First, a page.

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Abstract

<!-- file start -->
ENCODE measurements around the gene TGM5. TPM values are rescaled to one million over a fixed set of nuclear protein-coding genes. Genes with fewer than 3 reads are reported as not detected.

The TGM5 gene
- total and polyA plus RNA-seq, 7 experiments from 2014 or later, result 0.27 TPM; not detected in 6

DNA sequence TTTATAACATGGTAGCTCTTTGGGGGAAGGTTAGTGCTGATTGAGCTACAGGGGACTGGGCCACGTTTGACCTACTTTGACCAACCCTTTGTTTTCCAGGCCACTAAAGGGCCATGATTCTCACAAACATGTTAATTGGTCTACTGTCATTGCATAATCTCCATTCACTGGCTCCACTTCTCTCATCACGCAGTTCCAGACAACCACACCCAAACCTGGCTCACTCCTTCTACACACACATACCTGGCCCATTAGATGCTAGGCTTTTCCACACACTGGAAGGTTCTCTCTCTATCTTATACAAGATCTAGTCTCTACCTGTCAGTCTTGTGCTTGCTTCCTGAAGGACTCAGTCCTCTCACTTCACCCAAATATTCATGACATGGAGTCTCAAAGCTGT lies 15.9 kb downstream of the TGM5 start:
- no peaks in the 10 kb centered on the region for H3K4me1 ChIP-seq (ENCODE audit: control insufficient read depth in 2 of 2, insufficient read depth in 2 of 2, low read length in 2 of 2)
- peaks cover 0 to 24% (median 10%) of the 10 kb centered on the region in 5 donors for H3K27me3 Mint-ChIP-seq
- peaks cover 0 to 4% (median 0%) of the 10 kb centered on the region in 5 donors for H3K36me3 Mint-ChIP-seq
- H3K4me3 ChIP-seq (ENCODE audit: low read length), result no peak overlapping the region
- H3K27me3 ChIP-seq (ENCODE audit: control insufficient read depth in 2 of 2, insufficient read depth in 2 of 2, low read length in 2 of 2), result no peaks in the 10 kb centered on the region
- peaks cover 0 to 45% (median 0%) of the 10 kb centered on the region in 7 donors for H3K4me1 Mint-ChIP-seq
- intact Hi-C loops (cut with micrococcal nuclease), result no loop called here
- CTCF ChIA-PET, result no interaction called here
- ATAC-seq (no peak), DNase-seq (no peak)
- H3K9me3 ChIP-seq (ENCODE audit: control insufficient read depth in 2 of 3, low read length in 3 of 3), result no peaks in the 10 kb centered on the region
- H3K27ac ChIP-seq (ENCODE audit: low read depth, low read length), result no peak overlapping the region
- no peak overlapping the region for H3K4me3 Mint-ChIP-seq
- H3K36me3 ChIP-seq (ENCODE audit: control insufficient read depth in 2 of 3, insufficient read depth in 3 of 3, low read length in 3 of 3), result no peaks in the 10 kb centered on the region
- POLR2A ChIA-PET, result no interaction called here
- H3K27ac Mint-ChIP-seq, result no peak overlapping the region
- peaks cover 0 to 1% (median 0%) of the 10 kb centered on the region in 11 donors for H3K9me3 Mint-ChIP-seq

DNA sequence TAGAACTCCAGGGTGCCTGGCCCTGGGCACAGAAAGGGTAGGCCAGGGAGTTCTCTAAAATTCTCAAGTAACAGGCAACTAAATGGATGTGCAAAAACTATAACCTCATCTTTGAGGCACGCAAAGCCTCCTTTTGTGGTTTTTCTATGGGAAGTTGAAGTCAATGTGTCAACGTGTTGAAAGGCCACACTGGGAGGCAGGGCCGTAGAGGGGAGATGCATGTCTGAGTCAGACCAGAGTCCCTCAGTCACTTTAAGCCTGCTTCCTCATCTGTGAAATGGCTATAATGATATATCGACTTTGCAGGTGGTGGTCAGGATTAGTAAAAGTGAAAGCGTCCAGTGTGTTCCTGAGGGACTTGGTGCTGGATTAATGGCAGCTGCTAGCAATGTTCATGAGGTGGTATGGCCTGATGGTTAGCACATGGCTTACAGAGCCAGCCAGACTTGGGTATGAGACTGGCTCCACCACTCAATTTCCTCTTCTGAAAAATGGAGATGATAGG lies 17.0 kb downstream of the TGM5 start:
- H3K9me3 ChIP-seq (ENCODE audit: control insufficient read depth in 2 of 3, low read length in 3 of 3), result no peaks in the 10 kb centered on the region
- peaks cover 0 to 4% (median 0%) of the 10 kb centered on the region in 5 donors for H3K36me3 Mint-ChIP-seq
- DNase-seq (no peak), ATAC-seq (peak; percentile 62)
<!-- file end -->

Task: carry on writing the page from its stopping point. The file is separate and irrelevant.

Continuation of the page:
Sleep is an essential human function, but many aspects of its regulation remain poorly understood. Adequate sleep is important for health and wellbeing, and variation in sleep quality, quantity and timing have been strongly associated with several human diseases and psychiatric disorders. Identifying genetic variants influencing sleep patterns will provide new insights into the molecular regulation of sleep in humans and help clarify the genetic contribution to causal links with disease. The recent availability of data from the UK Biobank has provided an unprecedented amount of data related to genetics, lifestyle factors and objective measures of activity through actigraphy data in 103,00 individuals. I will discuss the methods we have developed to estimate sleep-characteristics from the activity monior data in the UK Biobank and how we have used polysomnography data to validate our estimates. We have performed genome-wide analyses for these derived traits as well as a range of self-report sleep traits, and I will present the findings from these analyses and the new insights into the biology of sleep that we have gained.